Netizen 24 IRL: Muslim paediatricians hit back at academic for advocating female circumcision

Diposting oleh On 12.45

Muslim paediatricians hit back at academic for advocating female circumcision

Two Muslim paediatricians working in Irish hospitals have condemned the “illegal” and “mutilating” practice of female genital mutilation (FGM) and criticised a Muslim academic for advocating the circumcision of young girls.

Dr Ali Selim of the Islamic Cultural Centre of Ireland in Clonskeagh said last week he supported the practice of female circumcision but that he was “not an advocate of female genital mutilation”.

“We see female circumcision in the same way we see male circumcision,” Dr Selim told RTÉ’s Prime Time. “It might be needed for one person and not another, and it has to be done by a doctor and practised in a safe environment.”

“It is not an obligation, but it should be allowed by law if needed and a medical doctor can decide if it is needed or not.”

Female circumcision, also termed female genital mutilation (FGM), is illegal under the Criminal Justice (Female Genital Mutilation) Act 2012.

It is estimated that 5,790 girls and women living in Ireland have experienced FGM and some 2,700 girls here may be at risk of being subjected to it.

Professor Farhana Sharif, a consultant paediatrician at the Midland Regional Hospital in Mullingar, said there is absolutely no health benefit to FGM which causes “long-term physi cal, emotional and psychological consequences”.

Prof Sharif, who is originally from Pakistan but has lived in Ireland for 27 years, described FGM as a “mutilating procedure” with “no medical justification to it”.

“It’s not acceptable and as a medical professional I would not see any doctor recommend this procedure. It is banned in Ireland and is absolutely unacceptable to promote or advocate for this practice.”

Dr Rizwan Khan, a consultant paediatrician at University Maternity Hospital Limerick, said there is no difference between female circumcision and FGM and warned that the affects of the practice could negatively impact on a woman’s entire life.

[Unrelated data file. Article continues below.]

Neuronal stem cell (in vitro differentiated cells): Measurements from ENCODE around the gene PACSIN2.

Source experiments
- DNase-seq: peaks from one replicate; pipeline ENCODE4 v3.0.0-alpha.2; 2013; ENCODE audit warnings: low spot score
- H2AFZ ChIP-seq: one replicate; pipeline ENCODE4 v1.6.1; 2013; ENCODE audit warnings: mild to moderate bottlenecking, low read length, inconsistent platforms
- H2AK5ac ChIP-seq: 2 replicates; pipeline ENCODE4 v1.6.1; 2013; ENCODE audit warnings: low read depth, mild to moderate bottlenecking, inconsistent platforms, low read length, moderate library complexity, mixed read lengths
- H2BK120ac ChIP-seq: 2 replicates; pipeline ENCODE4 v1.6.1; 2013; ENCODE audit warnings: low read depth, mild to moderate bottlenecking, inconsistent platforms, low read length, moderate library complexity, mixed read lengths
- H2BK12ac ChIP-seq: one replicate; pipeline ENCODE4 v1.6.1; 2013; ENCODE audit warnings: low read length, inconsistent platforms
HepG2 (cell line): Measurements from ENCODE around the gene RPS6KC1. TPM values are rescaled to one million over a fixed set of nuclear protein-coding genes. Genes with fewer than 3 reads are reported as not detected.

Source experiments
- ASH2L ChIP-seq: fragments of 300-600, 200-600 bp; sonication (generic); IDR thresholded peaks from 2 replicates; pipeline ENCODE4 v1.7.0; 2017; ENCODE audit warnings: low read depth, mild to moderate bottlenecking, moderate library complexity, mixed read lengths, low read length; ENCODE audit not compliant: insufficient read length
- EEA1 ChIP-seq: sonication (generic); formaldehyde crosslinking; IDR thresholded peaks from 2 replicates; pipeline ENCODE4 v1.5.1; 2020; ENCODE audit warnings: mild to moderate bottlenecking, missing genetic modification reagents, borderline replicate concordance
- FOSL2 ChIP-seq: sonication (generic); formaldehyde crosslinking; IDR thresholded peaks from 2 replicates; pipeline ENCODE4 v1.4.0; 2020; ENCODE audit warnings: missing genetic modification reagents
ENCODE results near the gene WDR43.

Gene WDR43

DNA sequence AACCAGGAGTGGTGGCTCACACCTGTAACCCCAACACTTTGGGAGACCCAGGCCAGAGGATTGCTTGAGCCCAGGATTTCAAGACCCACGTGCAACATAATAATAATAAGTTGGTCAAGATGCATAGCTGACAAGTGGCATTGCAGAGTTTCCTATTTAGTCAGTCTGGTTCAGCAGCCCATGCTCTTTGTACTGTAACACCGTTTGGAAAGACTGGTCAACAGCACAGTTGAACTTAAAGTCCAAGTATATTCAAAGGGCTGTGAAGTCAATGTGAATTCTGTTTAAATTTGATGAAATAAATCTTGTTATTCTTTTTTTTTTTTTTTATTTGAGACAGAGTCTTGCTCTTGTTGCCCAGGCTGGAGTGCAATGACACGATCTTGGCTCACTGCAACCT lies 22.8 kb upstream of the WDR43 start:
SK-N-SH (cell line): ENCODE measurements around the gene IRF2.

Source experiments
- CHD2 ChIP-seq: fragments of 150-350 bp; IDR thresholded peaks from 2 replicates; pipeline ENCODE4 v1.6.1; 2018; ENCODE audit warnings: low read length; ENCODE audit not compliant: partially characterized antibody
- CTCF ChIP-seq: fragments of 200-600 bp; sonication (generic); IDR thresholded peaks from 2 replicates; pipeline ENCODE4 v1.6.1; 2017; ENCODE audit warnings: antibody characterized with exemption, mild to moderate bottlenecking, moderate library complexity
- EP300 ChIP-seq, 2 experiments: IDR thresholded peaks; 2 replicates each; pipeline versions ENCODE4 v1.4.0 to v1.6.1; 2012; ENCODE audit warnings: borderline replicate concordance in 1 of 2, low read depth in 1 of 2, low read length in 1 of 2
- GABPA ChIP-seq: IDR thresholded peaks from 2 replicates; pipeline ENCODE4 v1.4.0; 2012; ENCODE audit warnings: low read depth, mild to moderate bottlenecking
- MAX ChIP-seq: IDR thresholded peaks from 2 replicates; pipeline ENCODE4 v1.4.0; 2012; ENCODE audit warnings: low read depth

“We always talk about it as a medical issue but we’re also talking about a young female who may become a wife and a mother in the future. It can cause prolonged bleeding but also leads to severe psychological and mental trauma, reduced self-esteem and problems in any future relationship.”

Dr Khan said Dr Selim’s views are not representative of the Irish Muslim community. “The big risk is if someone writes a headline saying a leading Muslim scholar has said this it can appear as if the whole Muslim population of Ireland is supporting him. As a medical expert and a Muslim I certainly do not agree with it.”

‘Barbaric practice’

The Islamic Cultural Centre of Ireland (ICCI), where Dr Selim works, released a statement on Friday condemning FGM as “a crime” and “a barbaric practice”. However, it has emerged that the centre has changed its statement a number of times in recent days. The initial statement said female circumcision “must be recommended and defined by a professional medical doctor and only be carried out when prescribed.”

It added that “cosmetic surgeries, if needed, should not be confused with female genital mutilation”.

An updated Facebook post over the weekend wrote that FGM is “a crime and a vio lation to women’s rights” and “a barbaric practice” but redacted the reference to female circumcision.

“It is a practice carried out based on cultural religious and non-religious convictions, with no association with religion whatsoever”.

“We should carry on raising awareness until we bring it to zero practice all over the world, an accomplishment, which we believe we will rejoice soon.”

On Monday a third statement was posted on the ICCI website calling on all people to “uphold the law of the land”.

“Female genital mutilation is a crime and any perpetrator of thi s heinous act should and will be judged in accordance with the law,” it wrote, adding that the practice comes from a “tribal pre-Islamic era”. The initial two statements have been removed from the ICCI Facebook page.

A statement from Trinity College where Dr Selim teaches Arabic language classes also condemned the practice. Trinity professor of obstetrics Dr Deirdre Murphy described FGM and female circumcision as “synonymous terms” and said “any doctor who suggests female circumcision is medically indicated is deluding themselves.”

Salome Mbugua, president of Akidwa, the network of migrant women in Ireland, said she was “shocked” and “horrified” by Dr Selim’s comments which she said “undermines our efforts and support of many organisations including the Iri sh Government in combatting FGM.

A statement from Akidwa added that Dr Selim’s comments were “irresponsible, reckless and dangerous”.

The Irish Muslim Peace and Integration Council, which is led by Shaykh Dr Umar Al-Qadri, the iman of the the Al-Mustafa Mosque in Blanchardstown, Dublin, said the issue of FGM is one for the “welfare and safety of young women here at home and abroad”.

The council called on Dr Selim to resign from his “privileged position” in the Islamic Cultural Centre of Ireland and from his role as a lecturer in Trinity College Dublin where he teachers Arabic.

The council said: “Those who hold such damaging and harmful views that affect the lives of millions in very tangible ways should not be normalised or offered shelter by their presence in our public institutions and bodies.”

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